Bulletin Issue 2: Bridging the Border
A U.S.-Mexico collaboration bringing factual news and critical resources for families on the border. Click here to view our first bulletin!
Who We Are
Fundación del Empresariado Sonorense A.C. (FESAC), is an independent community foundation founded in 2003 by the Mexican state of Sonora’s business organizations and governed and supported by a council formed by Sonoran businessmen. As a Mexican-founded organization, FESAC’s leadership has formed lasting partnerships with a number of local civil-society organizations on both sides of the border to address poverty and social inequality. The founding Executive Director of the Nogales chapter of FESAC is Alma Cota De Yañez. Alma was born in Cd. Obregón, Sonora and graduated in Business Administration at the Technological Institute of Monterrey (ITESM).

FESAC works in close partnership with the Border Community Alliance (BCA) a US nonprofit in Arizona on a variety of cross border programs. This collaboration includes a fiscal arrangement approved by the US IRS that allows BCA to provide pass through US tax deductible donations to FESAC and to approved Nogales community organizations that BCA/FESAC supports. FESAC is changing the narrative from charity to social investment and the coordination of regional NGOs to bring lasting progress to a unified border region.

Pictured artwork "Paseo de la Humanidad" by Alberto Morackis, Guadalupe Serrano and Alfredo Quiroz, in Heroica Nogales, Sonora, Mexico.
Featured Community Agency: El Taller de Costura Guadalupana
Above: Lorenia Zamora, director of El Taller de Costura Guadalupana smiles behind her facemask in Nogales, Sonora.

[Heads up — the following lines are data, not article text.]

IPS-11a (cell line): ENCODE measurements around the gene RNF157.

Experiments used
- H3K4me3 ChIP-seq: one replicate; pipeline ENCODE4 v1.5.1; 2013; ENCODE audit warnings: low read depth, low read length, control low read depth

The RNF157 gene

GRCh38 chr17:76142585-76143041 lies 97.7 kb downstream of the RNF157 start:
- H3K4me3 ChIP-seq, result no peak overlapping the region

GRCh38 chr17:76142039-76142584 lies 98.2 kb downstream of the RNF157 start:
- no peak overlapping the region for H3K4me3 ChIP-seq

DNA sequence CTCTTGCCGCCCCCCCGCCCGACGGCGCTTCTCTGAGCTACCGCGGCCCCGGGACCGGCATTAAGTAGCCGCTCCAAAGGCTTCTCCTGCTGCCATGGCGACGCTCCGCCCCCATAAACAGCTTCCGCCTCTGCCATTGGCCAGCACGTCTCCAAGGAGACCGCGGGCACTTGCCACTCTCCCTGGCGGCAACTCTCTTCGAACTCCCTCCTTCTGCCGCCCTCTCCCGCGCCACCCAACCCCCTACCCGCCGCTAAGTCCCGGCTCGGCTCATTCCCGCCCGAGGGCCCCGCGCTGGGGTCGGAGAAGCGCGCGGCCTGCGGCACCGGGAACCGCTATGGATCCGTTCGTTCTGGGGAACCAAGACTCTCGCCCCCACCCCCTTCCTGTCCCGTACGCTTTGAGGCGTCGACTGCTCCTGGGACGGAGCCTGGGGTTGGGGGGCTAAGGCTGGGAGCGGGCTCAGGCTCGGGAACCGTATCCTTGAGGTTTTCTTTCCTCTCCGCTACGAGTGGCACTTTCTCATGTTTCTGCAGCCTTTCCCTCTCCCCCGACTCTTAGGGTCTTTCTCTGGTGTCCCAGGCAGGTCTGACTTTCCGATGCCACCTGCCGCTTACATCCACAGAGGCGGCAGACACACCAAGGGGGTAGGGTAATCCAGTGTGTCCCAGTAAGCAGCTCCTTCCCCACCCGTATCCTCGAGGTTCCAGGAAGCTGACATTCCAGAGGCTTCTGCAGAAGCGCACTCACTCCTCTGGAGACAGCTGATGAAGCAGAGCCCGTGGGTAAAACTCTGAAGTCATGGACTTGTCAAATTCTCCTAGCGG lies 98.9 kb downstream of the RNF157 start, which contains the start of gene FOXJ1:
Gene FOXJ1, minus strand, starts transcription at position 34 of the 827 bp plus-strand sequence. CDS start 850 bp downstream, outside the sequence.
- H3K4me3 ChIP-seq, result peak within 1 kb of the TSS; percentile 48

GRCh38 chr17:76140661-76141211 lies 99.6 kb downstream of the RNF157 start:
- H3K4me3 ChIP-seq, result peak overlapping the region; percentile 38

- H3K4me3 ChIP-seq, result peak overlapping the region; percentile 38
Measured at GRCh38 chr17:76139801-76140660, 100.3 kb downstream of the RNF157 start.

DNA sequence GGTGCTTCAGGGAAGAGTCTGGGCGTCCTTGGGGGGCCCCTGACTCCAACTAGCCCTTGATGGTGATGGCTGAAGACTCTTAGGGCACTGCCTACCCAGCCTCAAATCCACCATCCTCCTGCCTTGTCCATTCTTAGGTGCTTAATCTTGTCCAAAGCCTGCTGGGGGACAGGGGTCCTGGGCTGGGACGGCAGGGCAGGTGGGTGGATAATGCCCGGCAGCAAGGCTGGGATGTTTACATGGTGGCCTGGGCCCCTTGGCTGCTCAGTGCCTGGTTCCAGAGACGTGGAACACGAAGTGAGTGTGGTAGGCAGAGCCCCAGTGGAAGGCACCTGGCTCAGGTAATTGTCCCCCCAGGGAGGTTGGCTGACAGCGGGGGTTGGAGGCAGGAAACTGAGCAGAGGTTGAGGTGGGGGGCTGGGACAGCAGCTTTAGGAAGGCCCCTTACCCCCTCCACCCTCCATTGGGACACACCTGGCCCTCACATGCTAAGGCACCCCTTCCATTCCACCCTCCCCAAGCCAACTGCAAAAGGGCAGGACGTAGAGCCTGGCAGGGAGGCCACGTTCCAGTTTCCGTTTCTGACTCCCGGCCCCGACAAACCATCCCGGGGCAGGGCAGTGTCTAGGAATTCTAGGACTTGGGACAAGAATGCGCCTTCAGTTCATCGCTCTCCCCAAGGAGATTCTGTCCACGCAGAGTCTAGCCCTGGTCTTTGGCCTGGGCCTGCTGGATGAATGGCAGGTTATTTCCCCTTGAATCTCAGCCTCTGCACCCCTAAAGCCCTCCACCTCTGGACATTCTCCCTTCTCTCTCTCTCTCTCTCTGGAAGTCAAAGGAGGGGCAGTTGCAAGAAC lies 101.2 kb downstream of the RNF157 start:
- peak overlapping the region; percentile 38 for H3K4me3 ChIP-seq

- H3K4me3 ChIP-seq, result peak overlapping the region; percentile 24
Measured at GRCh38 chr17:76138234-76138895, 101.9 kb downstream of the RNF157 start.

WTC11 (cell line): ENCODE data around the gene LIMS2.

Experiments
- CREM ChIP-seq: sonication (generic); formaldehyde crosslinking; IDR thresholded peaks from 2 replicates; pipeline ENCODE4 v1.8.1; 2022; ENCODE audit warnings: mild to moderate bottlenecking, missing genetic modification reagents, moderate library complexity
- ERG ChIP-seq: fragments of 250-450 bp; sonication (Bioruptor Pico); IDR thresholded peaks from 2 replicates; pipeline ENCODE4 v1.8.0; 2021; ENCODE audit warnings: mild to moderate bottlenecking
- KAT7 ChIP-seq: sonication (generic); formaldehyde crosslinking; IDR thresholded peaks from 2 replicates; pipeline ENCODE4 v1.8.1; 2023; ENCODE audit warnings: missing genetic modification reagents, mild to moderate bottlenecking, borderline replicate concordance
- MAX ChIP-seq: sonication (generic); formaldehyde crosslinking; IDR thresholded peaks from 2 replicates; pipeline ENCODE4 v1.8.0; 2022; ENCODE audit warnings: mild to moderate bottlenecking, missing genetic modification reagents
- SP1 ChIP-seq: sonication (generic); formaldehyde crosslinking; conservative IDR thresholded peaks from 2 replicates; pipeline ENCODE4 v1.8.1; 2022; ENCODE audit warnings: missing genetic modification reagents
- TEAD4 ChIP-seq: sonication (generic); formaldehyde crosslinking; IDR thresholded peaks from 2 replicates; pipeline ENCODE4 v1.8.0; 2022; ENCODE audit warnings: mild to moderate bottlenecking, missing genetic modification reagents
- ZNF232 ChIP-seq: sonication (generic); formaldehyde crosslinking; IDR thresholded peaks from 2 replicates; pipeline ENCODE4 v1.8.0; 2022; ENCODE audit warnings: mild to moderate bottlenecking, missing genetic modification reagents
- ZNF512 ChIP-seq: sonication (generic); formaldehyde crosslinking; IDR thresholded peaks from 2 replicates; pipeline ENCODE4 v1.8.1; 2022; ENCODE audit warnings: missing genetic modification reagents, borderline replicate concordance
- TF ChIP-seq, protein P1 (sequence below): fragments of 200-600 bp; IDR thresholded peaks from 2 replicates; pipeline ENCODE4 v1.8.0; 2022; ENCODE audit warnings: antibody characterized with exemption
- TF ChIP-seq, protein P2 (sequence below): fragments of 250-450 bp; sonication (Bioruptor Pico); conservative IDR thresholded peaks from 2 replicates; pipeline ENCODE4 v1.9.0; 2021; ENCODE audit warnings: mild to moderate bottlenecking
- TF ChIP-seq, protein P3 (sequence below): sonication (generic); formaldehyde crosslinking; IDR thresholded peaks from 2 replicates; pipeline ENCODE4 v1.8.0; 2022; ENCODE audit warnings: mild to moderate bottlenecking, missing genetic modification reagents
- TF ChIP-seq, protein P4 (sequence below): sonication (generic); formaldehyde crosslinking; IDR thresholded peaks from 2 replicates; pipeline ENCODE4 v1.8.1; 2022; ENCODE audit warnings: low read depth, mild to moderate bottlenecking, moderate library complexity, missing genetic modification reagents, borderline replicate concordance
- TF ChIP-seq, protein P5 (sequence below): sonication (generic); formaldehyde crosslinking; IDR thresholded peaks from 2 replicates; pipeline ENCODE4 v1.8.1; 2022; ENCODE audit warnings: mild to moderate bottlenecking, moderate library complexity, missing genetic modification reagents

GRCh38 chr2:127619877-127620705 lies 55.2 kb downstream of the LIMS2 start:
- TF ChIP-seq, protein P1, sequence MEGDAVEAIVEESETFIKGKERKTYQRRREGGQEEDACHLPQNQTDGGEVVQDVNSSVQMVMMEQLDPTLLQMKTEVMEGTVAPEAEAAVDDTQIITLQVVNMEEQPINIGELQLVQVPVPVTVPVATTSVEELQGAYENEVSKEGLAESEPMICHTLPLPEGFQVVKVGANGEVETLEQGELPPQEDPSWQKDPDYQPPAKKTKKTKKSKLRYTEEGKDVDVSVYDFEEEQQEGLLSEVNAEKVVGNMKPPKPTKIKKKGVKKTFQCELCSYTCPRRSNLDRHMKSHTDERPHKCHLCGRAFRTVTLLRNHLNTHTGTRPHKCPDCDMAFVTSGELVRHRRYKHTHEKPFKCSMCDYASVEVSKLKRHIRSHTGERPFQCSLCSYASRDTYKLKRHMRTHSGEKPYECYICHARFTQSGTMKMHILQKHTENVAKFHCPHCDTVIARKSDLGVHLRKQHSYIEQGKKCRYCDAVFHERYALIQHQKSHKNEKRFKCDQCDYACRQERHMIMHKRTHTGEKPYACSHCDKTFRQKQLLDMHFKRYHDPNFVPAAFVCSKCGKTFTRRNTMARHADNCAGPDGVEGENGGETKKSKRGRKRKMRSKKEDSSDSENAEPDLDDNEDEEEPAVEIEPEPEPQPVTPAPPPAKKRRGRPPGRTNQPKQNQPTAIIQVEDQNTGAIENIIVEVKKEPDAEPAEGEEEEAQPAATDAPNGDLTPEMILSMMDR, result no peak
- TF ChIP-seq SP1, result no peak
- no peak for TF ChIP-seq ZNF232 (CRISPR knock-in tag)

Above: One of the sewing workshop students shows off a piece finished in September.
Lorenia Zamora did not even know how to thread a needle when she started learning sewing basics at her local community center. Today she is the director of El Taller de Costura Guadalupana, where she hosts sewing workshops for a dedicated group of women in Nogales, Sonora. 

In September, the group was approached by ARSOBO, an organization that manufactures prosthetics and provides wheelchairs for disabled patients to assist in making adaptations to ARSOBO’s prosthetics. Lorenia’s group is now focused on manufacturing harnesses for prosthetic patients. This work requires technical expertise, as each prosthetic is a custom fit and the fabric is difficult to work with. The community center closed its doors during the pandemic, so Lorenia and her small army of women work from home. The group would like to have a salon of their own, access to materials, and the opportunity to expand their business.

Some of the women have enough experience to work on their own and manufacture the products at home. This has allowed them to provide for their families and care for their children simultaneously. “It has been a source of moral support for the women, as some of them come from dysfunctional situations. It is motivation for them. They start to see this work as a future career for themselves...they are making money and supporting their children,” Lorenia tells me about the prosthetics work they are doing in collaboration with ARSOBO. 

For Lorenia, sewing was much more than a profession or discipline from the start. It was her way out of an abusive relationship and her path to financial independence. She sees this empowerment in the lives of her students as well, noting that they “have helped young women with depression.” Lorenia’s high expectations and firm teaching style have ignited confidence in her students and encouraged them to focus their energies on sewing. Her mantra to her students is, “Girls, where there is war there is hope, remember this. There is always something to do when we have problems.” Her positive spirit and strong drive keep not only her going forward, but inspire her students to take control of their own destinies.